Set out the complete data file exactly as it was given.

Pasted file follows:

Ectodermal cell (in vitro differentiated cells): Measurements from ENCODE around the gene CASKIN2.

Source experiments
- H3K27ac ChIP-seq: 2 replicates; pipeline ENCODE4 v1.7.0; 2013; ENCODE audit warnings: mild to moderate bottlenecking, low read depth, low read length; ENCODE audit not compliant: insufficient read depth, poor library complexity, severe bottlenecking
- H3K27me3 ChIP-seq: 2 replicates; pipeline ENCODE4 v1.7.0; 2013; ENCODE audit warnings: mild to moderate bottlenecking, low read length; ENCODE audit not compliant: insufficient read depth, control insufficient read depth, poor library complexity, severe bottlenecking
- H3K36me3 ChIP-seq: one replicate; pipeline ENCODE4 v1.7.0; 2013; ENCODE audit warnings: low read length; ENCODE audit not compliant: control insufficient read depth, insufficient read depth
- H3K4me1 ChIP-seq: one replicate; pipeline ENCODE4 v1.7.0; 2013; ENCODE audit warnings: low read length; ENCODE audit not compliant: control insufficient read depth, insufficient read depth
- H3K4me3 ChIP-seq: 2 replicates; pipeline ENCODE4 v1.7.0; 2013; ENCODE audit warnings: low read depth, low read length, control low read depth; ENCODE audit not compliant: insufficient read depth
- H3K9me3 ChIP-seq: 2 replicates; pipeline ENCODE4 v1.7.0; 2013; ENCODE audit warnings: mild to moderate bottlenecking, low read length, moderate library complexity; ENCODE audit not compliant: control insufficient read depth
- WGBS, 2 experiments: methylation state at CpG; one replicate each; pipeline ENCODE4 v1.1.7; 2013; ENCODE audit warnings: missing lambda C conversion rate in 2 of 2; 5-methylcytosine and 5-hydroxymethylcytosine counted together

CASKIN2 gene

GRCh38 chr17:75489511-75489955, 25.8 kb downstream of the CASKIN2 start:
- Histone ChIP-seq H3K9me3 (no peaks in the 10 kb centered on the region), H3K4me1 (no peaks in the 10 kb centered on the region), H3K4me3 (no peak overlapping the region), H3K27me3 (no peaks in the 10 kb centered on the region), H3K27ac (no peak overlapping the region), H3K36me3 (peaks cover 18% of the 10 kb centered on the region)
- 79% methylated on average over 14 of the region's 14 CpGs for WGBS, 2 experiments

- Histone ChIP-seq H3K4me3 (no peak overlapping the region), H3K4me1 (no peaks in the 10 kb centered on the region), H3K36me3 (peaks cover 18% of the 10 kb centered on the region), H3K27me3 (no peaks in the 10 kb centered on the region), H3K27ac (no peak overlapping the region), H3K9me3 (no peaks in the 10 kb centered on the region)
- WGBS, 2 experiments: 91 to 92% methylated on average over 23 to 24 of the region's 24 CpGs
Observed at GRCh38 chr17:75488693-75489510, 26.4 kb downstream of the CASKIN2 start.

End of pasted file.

Ectodermal cell (in vitro differentiated cells): Measurements from ENCODE around the gene CASKIN2.

Source experiments
- H3K27ac ChIP-seq: 2 replicates; pipeline ENCODE4 v1.7.0; 2013; ENCODE audit warnings: mild to moderate bottlenecking, low read depth, low read length; ENCODE audit not compliant: insufficient read depth, poor library complexity, severe bottlenecking
- H3K27me3 ChIP-seq: 2 replicates; pipeline ENCODE4 v1.7.0; 2013; ENCODE audit warnings: mild to moderate bottlenecking, low read length; ENCODE audit not compliant: insufficient read depth, control insufficient read depth, poor library complexity, severe bottlenecking
- H3K36me3 ChIP-seq: one replicate; pipeline ENCODE4 v1.7.0; 2013; ENCODE audit warnings: low read length; ENCODE audit not compliant: control insufficient read depth, insufficient read depth
- H3K4me1 ChIP-seq: one replicate; pipeline ENCODE4 v1.7.0; 2013; ENCODE audit warnings: low read length; ENCODE audit not compliant: control insufficient read depth, insufficient read depth
- H3K4me3 ChIP-seq: 2 replicates; pipeline ENCODE4 v1.7.0; 2013; ENCODE audit warnings: low read depth, low read length, control low read depth; ENCODE audit not compliant: insufficient read depth
- H3K9me3 ChIP-seq: 2 replicates; pipeline ENCODE4 v1.7.0; 2013; ENCODE audit warnings: mild to moderate bottlenecking, low read length, moderate library complexity; ENCODE audit not compliant: control insufficient read depth
- WGBS, 2 experiments: methylation state at CpG; one replicate each; pipeline ENCODE4 v1.1.7; 2013; ENCODE audit warnings: missing lambda C conversion rate in 2 of 2; 5-methylcytosine and 5-hydroxymethylcytosine counted together

CASKIN2 gene

GRCh38 chr17:75489511-75489955, 25.8 kb downstream of the CASKIN2 start:
- Histone ChIP-seq H3K9me3 (no peaks in the 10 kb centered on the region), H3K4me1 (no peaks in the 10 kb centered on the region), H3K4me3 (no peak overlapping the region), H3K27me3 (no peaks in the 10 kb centered on the region), H3K27ac (no peak overlapping the region), H3K36me3 (peaks cover 18% of the 10 kb centered on the region)
- 79% methylated on average over 14 of the region's 14 CpGs for WGBS, 2 experiments

- Histone ChIP-seq H3K4me3 (no peak overlapping the region), H3K4me1 (no peaks in the 10 kb centered on the region), H3K36me3 (peaks cover 18% of the 10 kb centered on the region), H3K27me3 (no peaks in the 10 kb centered on the region), H3K27ac (no peak overlapping the region), H3K9me3 (no peaks in the 10 kb centered on the region)
- WGBS, 2 experiments: 91 to 92% methylated on average over 23 to 24 of the region's 24 CpGs
Observed at GRCh38 chr17:75488693-75489510, 26.4 kb downstream of the CASKIN2 start.